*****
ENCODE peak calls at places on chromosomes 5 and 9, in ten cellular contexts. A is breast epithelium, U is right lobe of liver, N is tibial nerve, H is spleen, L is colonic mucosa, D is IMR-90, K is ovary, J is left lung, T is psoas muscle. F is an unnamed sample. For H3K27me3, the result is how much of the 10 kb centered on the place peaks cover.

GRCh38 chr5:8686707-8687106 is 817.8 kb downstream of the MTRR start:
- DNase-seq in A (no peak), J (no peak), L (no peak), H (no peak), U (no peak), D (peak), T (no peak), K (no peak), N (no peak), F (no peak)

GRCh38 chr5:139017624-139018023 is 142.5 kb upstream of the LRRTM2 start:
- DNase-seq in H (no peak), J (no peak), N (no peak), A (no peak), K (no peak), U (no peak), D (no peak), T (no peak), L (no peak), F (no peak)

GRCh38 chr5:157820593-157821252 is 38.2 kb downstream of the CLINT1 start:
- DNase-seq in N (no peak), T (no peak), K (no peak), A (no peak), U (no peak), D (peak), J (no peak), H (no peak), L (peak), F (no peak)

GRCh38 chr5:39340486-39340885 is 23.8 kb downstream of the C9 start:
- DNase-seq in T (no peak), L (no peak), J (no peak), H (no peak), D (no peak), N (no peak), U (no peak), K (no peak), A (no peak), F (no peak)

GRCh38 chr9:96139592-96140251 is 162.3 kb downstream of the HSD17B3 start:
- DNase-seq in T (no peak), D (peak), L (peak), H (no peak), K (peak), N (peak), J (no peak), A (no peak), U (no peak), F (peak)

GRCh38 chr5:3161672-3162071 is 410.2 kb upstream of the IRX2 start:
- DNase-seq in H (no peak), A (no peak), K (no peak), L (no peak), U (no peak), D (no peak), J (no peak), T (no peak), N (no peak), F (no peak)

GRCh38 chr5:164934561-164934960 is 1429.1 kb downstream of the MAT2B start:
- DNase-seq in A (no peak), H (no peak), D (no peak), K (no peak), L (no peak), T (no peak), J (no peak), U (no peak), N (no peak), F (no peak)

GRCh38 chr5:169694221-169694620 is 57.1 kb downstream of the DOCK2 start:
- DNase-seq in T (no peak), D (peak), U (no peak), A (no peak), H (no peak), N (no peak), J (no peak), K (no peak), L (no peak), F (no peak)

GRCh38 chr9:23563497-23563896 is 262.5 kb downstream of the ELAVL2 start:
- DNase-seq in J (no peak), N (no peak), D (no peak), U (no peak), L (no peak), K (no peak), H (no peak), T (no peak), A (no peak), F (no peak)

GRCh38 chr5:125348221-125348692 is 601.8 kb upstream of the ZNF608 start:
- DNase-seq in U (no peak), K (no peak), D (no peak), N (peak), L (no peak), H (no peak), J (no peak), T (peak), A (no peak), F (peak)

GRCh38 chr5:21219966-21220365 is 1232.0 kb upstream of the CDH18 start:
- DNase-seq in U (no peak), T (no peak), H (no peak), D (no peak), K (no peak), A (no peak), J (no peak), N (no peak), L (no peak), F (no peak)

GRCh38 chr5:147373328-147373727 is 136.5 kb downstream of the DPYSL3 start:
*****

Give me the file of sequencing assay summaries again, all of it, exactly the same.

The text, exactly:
ENCODE peak calls at places on chromosomes 5 and 9, in ten cellular contexts. A is breast epithelium, U is right lobe of liver, N is tibial nerve, H is spleen, L is colonic mucosa, D is IMR-90, K is ovary, J is left lung, T is psoas muscle. F is an unnamed sample. For H3K27me3, the result is how much of the 10 kb centered on the place peaks cover.

GRCh38 chr5:8686707-8687106 is 817.8 kb downstream of the MTRR start:
- DNase-seq in A (no peak), J (no peak), L (no peak), H (no peak), U (no peak), D (peak), T (no peak), K (no peak), N (no peak), F (no peak)

GRCh38 chr5:139017624-139018023 is 142.5 kb upstream of the LRRTM2 start:
- DNase-seq in H (no peak), J (no peak), N (no peak), A (no peak), K (no peak), U (no peak), D (no peak), T (no peak), L (no peak), F (no peak)

GRCh38 chr5:157820593-157821252 is 38.2 kb downstream of the CLINT1 start:
- DNase-seq in N (no peak), T (no peak), K (no peak), A (no peak), U (no peak), D (peak), J (no peak), H (no peak), L (peak), F (no peak)

GRCh38 chr5:39340486-39340885 is 23.8 kb downstream of the C9 start:
- DNase-seq in T (no peak), L (no peak), J (no peak), H (no peak), D (no peak), N (no peak), U (no peak), K (no peak), A (no peak), F (no peak)

GRCh38 chr9:96139592-96140251 is 162.3 kb downstream of the HSD17B3 start:
- DNase-seq in T (no peak), D (peak), L (peak), H (no peak), K (peak), N (peak), J (no peak), A (no peak), U (no peak), F (peak)

GRCh38 chr5:3161672-3162071 is 410.2 kb upstream of the IRX2 start:
- DNase-seq in H (no peak), A (no peak), K (no peak), L (no peak), U (no peak), D (no peak), J (no peak), T (no peak), N (no peak), F (no peak)

GRCh38 chr5:164934561-164934960 is 1429.1 kb downstream of the MAT2B start:
- DNase-seq in A (no peak), H (no peak), D (no peak), K (no peak), L (no peak), T (no peak), J (no peak), U (no peak), N (no peak), F (no peak)

GRCh38 chr5:169694221-169694620 is 57.1 kb downstream of the DOCK2 start:
- DNase-seq in T (no peak), D (peak), U (no peak), A (no peak), H (no peak), N (no peak), J (no peak), K (no peak), L (no peak), F (no peak)

GRCh38 chr9:23563497-23563896 is 262.5 kb downstream of the ELAVL2 start:
- DNase-seq in J (no peak), N (no peak), D (no peak), U (no peak), L (no peak), K (no peak), H (no peak), T (no peak), A (no peak), F (no peak)

GRCh38 chr5:125348221-125348692 is 601.8 kb upstream of the ZNF608 start:
- DNase-seq in U (no peak), K (no peak), D (no peak), N (peak), L (no peak), H (no peak), J (no peak), T (peak), A (no peak), F (peak)

GRCh38 chr5:21219966-21220365 is 1232.0 kb upstream of the CDH18 start:
- DNase-seq in U (no peak), T (no peak), H (no peak), D (no peak), K (no peak), A (no peak), J (no peak), N (no peak), L (no peak), F (no peak)

GRCh38 chr5:147373328-147373727 is 136.5 kb downstream of the DPYSL3 start: